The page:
“You won’t see any of the usual kind of offices, mind you!” smiled Mona pointedly. I raised my eyebrows confused,
“What do you mean, usual kind of offices? You should come and see my own office”, I added jokingly. “If a Saint Bernard for some reason got lost in there, you wouldn’t be able to find it, poor soul! So don’t worry, I can take anything.”
We took a sort of ancient, mini-elevator with a sliding iron railing that one had to pull to, and then two lanky twin doors closing in the middle with a click. If you took care to click them right, on pressing the button for your desired floor the elevator would effectively start with a smooth jolt. If not, there came something like an “error, try again” pang. That’s exactly what happened on Mona’s first attempt. She gave an irritated “tz” sound and tried again, rolling her eyes and sighing.
“I never seem to be able to get it started right away. I’ve been coming here for several months and it still takes a while standing here inside and playing with the doors. Sometimes I need to open them altogether and check if the railing is properly shut, that can be a problem too, but I only realise that after two or three failures with these inside doors. So… up to the top floor!”
We started ascending, slowly, with a faint whirring sound. It was pretty crammed in there, and the walls read funny things to us that were scribbled in various sizes. “To the moon and back – if you’re lucky” was one of them. Mona found it quite humorous,
“Gliding upwards to the top floor and while your eyes casually discover this inscription you do get a feeling of being beamed to a weird place, don’t you”, and she winked at me. “Spooky Romania, huh?”
“Yeah”, I replied smiling.
The ascent took longer than I’d expected, as the building was only four or five stories high, as I said before. We must have been lumbering up at quite a leisurely speed. Funny, now it crosses my mind, using such an elevator day after day you could use the time for reflection, or just catching your breath. You stand in there, nothing to watch, nothing to do, and especially no way you can speed things up, so there’s not much else to do but simply switch off and just compose yourself for what awaits you when the doors open.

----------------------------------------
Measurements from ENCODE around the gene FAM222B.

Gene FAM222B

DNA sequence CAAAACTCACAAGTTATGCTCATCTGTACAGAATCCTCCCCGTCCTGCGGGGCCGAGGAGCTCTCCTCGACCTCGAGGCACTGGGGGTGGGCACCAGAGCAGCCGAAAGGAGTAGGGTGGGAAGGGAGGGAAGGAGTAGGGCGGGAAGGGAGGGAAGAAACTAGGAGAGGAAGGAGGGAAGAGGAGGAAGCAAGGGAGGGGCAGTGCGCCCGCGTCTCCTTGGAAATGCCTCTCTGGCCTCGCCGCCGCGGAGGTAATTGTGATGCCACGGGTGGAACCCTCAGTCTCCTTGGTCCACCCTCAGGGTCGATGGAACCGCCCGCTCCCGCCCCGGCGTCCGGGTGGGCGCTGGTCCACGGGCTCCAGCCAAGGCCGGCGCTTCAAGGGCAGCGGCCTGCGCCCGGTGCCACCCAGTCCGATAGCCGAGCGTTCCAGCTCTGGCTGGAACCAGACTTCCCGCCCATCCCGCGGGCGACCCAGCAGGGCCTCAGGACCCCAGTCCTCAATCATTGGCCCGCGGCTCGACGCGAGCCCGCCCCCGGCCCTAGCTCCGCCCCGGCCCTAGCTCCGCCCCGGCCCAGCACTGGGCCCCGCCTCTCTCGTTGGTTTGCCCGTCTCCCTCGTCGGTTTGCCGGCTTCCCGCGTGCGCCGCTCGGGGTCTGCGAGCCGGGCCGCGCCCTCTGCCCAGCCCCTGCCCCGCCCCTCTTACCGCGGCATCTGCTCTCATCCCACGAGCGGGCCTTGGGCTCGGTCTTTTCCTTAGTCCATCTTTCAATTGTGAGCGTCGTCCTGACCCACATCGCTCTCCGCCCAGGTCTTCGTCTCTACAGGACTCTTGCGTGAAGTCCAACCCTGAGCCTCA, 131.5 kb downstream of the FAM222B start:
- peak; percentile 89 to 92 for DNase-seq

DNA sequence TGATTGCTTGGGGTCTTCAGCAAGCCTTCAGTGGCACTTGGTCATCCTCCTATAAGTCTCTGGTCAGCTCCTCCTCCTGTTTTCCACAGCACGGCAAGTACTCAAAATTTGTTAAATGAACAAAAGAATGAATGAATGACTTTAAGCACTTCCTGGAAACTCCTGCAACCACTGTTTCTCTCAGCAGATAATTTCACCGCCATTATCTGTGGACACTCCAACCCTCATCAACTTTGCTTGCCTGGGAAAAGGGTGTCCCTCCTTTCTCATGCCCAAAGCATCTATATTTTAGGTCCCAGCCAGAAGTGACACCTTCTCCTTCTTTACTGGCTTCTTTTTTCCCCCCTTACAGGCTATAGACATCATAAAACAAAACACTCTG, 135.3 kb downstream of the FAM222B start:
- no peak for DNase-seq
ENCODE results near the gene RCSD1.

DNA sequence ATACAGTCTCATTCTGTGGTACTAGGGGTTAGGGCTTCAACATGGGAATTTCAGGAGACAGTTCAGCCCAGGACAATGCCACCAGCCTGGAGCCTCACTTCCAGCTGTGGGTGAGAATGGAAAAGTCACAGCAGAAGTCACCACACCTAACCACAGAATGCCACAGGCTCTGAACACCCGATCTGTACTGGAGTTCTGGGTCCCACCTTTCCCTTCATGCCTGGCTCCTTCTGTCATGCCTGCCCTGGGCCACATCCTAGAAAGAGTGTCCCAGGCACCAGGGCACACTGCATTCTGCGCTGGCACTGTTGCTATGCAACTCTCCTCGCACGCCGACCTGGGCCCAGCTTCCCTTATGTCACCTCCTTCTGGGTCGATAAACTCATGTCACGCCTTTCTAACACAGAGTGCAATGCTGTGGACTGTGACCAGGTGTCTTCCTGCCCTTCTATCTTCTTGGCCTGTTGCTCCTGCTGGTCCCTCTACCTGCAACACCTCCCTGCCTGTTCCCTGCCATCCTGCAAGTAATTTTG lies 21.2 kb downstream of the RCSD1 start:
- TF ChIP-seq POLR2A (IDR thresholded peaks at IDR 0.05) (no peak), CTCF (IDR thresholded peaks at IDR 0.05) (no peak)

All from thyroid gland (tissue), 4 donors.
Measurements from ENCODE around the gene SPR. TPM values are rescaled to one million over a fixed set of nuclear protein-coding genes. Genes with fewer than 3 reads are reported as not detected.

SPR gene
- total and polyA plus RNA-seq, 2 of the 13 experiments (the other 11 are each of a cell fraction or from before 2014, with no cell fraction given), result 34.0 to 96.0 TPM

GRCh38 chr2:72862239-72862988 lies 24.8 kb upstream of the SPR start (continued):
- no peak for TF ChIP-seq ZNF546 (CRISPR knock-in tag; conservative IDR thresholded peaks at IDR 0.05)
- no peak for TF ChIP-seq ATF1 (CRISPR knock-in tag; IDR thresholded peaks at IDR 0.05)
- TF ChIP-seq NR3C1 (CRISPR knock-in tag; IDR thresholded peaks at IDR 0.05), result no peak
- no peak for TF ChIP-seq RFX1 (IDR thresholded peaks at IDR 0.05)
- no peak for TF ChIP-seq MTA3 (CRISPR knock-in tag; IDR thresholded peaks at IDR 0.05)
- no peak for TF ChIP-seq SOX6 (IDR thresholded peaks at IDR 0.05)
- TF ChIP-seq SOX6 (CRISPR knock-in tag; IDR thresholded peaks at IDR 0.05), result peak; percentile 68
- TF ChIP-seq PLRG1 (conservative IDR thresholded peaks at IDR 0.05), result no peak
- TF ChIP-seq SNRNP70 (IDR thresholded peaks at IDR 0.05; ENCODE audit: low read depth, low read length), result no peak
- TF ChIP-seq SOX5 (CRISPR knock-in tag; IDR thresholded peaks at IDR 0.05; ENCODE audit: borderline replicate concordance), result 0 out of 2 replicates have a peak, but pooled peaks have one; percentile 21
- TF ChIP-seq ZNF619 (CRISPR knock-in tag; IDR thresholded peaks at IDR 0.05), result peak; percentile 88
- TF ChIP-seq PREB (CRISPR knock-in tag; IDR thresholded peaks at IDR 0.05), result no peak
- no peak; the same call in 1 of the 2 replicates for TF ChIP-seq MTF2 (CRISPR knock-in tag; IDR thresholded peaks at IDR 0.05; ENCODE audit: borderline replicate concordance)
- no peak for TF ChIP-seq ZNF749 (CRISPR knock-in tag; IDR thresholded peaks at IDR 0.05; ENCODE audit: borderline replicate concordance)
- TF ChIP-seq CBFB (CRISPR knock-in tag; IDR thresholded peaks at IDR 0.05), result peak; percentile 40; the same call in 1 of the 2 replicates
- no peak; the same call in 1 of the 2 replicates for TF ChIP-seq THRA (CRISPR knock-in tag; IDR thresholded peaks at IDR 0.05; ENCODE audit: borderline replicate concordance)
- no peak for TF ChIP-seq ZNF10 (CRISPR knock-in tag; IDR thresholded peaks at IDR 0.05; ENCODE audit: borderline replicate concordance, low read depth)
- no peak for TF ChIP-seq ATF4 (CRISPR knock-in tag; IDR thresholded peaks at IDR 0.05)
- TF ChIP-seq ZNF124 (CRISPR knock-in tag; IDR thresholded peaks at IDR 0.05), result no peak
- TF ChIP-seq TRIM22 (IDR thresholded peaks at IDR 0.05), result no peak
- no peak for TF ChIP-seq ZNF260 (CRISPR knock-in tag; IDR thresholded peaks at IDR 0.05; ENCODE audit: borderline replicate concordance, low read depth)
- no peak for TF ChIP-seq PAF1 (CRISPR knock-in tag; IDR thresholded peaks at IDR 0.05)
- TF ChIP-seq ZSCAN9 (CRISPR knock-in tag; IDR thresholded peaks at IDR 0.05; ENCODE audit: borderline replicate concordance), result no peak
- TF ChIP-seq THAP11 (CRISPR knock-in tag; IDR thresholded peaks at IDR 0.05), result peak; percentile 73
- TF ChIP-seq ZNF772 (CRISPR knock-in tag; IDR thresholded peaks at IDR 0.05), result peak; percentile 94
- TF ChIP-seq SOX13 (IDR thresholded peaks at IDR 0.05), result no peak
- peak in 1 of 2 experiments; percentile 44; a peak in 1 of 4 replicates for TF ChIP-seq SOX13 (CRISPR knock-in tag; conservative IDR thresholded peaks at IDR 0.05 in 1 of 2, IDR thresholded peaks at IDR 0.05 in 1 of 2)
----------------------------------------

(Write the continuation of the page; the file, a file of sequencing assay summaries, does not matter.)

When the elevator stopped with a gentle hiccup, Mona opened the doors with dexterous and efficient movements and we stepped out. Complete darkness. I thought for a second that we’d mislanded so to speak, as this was obviously the garret, and it looked as if we’d gone past the top floor by mistake. But Mona knew better and she scurried ahead to switch on a sort of rudimentary lamp on the wall that gave the place the air of a mine shaft. A joking question flashed through my mind, is this the top, or the bottom floor after all, but Mona broke in to reassure me,
“Don’t worry, this isn’t the moon, it’s just a very quiet place where nobody bothers us. We can be very easily ignored here by the crowd that has better things to do, or so they think” and she winked at me again.
“Does this mean your quarters are illegal here, in fact?”
Mona glanced at me in the dim light in a way that prompted me to add quickly,
“Illegal, well, I mean is this some sort of a squatters commune?”
“It could be called whatever one likes. We don’t really sleep here, if that’s what you mean, but then sleeping is just another activity. We do work here around the clock, and some might think this makes the place a commune after all.”
With these words she pushed a blind door open and we were immediately blinded by what I afterwards made out to be a huge torch hanging from a long nail on the wall opposite the door.
“Don’t worry”, Mona reassured me again, “it gets better in a second, we do have electricity here and everything else you can wish for.”
“Everything, really?” I laughed.
“Yes, wireless internet, coffee and tea, microwave, sandwich-maker, and above all daylight!” and she smiled.
From the crammed room where we’d got in Mona led me through a narrow passage at the end of which there was some light indeed. Voices too, and a faint sound of a radio.
“There we are”, Mona turned to me when we had come to the bright spot. I had to blink one or two seconds but I could see a few young people watching laptop screens sitting around desks improvised from large cardboard boxes.
One of the girls sprang up and welcomed us.
“This is my friend Monica – this is Peter”, Mona said almost out of breath.
Monica gave me a firm handshake, and it felt good, after the eerie last couple of minutes of fumbling in the dark. She had a bright face, a straight, open look and a big smile. She showed us to a corner where one could sit on several big cushions and pouffes obviously brought over from home. The other two or three guys kept doing their own thing at the computers after waving to me during the introductions.